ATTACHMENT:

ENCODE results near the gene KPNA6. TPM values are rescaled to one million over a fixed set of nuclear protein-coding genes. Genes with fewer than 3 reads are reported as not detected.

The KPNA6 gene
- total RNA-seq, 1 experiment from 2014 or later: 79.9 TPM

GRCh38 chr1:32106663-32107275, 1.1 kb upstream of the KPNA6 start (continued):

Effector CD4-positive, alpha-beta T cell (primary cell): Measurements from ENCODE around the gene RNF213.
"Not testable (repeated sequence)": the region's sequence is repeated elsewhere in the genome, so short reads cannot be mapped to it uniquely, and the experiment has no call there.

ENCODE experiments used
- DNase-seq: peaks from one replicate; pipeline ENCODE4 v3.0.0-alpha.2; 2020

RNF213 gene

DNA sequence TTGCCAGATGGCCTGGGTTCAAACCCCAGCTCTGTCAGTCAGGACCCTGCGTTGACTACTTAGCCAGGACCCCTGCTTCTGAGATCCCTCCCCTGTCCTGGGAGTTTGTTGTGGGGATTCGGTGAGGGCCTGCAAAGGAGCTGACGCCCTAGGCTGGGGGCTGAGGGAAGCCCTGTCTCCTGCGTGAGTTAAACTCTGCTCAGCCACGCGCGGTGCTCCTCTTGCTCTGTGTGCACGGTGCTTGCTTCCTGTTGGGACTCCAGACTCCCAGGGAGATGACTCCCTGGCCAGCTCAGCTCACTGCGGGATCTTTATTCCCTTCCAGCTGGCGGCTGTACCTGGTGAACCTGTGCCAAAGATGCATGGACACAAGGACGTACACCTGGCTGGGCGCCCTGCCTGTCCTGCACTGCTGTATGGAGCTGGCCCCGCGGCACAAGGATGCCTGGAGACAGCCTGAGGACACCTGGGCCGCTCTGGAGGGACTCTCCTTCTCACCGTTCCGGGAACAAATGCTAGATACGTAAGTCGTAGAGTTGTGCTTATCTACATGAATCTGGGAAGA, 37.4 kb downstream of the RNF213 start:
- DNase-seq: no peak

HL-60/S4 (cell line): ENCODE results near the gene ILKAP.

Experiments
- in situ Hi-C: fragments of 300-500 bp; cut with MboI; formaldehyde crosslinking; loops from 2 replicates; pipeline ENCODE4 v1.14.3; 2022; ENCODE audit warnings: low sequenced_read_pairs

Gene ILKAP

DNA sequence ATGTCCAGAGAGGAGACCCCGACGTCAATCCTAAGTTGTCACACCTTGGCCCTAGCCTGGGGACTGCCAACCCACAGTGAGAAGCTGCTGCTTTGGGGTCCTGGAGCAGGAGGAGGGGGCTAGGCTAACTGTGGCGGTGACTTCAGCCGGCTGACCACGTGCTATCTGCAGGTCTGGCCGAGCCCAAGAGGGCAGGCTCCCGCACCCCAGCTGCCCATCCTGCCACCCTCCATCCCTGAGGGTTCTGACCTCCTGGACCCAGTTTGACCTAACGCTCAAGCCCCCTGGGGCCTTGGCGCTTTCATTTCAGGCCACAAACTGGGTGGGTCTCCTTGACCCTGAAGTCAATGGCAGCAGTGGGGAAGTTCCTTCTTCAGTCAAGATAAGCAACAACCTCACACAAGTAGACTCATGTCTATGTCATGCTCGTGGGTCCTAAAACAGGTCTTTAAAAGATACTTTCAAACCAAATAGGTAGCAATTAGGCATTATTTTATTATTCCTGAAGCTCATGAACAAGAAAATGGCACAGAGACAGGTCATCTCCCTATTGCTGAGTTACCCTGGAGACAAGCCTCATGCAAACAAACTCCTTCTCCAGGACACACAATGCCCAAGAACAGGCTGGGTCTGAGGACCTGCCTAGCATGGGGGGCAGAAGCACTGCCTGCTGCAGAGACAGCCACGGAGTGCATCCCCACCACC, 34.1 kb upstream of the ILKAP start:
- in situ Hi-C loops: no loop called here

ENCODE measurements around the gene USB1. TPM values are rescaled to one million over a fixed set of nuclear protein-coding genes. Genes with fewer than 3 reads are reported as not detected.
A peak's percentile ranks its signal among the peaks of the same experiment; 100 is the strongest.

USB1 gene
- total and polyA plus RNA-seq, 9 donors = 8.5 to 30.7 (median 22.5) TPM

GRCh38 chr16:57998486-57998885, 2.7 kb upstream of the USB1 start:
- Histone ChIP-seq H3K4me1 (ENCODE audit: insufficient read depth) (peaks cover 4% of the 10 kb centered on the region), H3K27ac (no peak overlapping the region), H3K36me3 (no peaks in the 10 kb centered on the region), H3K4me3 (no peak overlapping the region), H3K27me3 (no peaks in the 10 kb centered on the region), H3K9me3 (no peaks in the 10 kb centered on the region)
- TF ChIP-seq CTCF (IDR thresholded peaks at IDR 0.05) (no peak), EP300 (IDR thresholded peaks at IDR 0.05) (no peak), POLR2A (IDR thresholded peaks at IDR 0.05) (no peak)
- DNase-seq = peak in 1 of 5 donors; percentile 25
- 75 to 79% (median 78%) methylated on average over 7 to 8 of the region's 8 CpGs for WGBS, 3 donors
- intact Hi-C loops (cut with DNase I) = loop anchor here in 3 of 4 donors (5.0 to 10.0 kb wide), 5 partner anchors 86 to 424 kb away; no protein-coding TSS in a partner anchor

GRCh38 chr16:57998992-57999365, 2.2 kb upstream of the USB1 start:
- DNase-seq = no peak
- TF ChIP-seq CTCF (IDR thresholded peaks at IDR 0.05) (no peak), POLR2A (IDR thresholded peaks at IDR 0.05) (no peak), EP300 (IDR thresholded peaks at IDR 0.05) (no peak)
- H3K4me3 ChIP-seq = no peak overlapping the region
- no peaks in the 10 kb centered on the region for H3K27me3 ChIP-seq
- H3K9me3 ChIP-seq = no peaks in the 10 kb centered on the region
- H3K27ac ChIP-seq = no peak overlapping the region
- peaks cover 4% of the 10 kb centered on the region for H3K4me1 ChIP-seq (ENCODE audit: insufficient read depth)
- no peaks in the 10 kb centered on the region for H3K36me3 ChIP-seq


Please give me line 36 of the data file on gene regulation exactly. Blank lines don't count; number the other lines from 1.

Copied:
- no peaks in the 10 kb centered on the region for H3K36me3 ChIP-seq